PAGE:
FSA = Flexible Spending Account — This is an account that takes account money pre-tax to pay for out of pocket medical and dental expenses. See more here: https://www.healthcare.gov/flexible-spending-accounts/

          You should be able to have a FSA with your PPO plan. Up to 2,550 can be contributed per year through paycheck deductions. It is use it or lost it except for a $500 rollover amount. Think of it like a discount by whatever your effective Federal tax bracket is!

          Hope this is helpful!

          • Brooke |

            Sorry about that! The plans are called High-Deductible Health Plans (HDHP) that go with the Health Savings Account.

        • Reply Ashley |

          They won’t let us have both. They let me have a FSA for childcare, but NOT for medical/health care. I had to pick one or the other. But this is a good option for next year!

          • Brooke |

            Got it! At least you do have access to an FSA, just can’t use it for both!

  • Reply Joe |

    Trying to get at the root causes (no pun intended), how are brushing/flossing habits and techniques? My dental health improved remarkably when I started flossing regularly and using a Sonicare toothbrush. (I floss first and then brush.)
    Actually, now I can’t even fall asleep if I haven’t flossed…
    Throw in a fluoride rinse (like ACT) and that should improve things quite a bit.

    A few other things I do that I think do help (but these are not so scientific):

    If drinking coffee and having sweets, drink some of the coffee first before eating the sweets. The coffee forms a thin film on the teeth that makes it harder for the sugar to stick.

    Cut down/eliminate any soda and sweets less than 2 hrs before bed time!

    Drink water after ingesting sugar.

    Perhaps counterintuitively, make sure you don’t brush your teeth immediately after drinking soda; the acidity of the soda makes your teeth vulnerable to further enamel decay from the brushing action. Wait a little bit and drink water or eat something to re-balance the pH first.

    • Reply Ashley |

      Wow, thanks for all the tips! Hubs’ personal hygiene is pretty on-point (perhaps counter-intuitive considering his reluctance to see the dentist). He brushes and flosses regularly and uses mouthwash at least semi-regularly. Most of his problems he’s had for YEARS, so it’s not due to poor hygiene in recent years, but moreso just a lifetime of neglect (he never had dental insurance as a kid growing up, either).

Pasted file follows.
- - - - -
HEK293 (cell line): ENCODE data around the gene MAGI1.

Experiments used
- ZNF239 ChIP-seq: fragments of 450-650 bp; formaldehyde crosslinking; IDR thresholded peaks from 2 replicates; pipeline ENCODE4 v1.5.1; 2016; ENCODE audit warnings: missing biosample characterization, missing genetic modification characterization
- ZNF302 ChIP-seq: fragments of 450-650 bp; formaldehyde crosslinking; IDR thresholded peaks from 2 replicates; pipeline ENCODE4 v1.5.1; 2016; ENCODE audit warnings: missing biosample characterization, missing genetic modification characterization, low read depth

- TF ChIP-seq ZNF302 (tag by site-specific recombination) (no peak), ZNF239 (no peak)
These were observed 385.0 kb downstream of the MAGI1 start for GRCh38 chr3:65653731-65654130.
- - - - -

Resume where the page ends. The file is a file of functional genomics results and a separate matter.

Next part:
• Reply Jen from Boston |

      A salt and baking soda rinse also helps. The salt kills the bacteria. It also helps to gargle with it if you think you’re getting a sore throat.

      His dental issues may also be genetic. Some people, like myself, simply have weak enamel.

  • Reply Marie |

    It seems ridiculous to me that a full grown adult is so scared/anxious/loathing of the dentist that they would avoid it to the point of their teeth falling out. The choice is simple: go to the dentist, or ruin the ONE set of teeth that you get in this lifetime. You get ONE. It is a no brainer.
    Everyone hates it and everyone knows it is uncomfortable, but you get on with it. Just like Pap tests or prostate exams. Like visits to the lawyers office during a divorce or to a mechanic when your engine blows — these are tasks that no one wants to do but you do it because you are a responsible adult.
    We are so lucky to live in a country where these medical exams are offered to us (some at low to no cost!) yet we refuse to go because it is scary/annoying/anxiety-inducing. Please. Your husband is a father who needs to role model good oral health for his daughters — is that not motivation enough? Does the burden of costing his family thousands of extra dollars to fix problems that were left to fester because of his stubbornness not feel heavy on his shoulders?? It’s time to pull his socks up and act like an adult. Go to the dentist. Go to the doctor. Stop making into a huge issue when it can be so simple.

    • Reply Ashley |

      I Lol-ed at this because I totally agree! I probably wouldn’t put it so bluntly, but I’m 100% with you on your core message. The issue is hubs just doesn’t agree. He is of the opinion that it’s more important for him to work, make money, and pay our bills than to take time off to do these things (dentist, doctor, etc.) I’m on your side. I’ve talked about how important his health is, urged him to think about implications for his family if x, y, z thing were to happen, and the example he’s setting for his kids. He agrees on the surface, but ultimately decides that working is more important.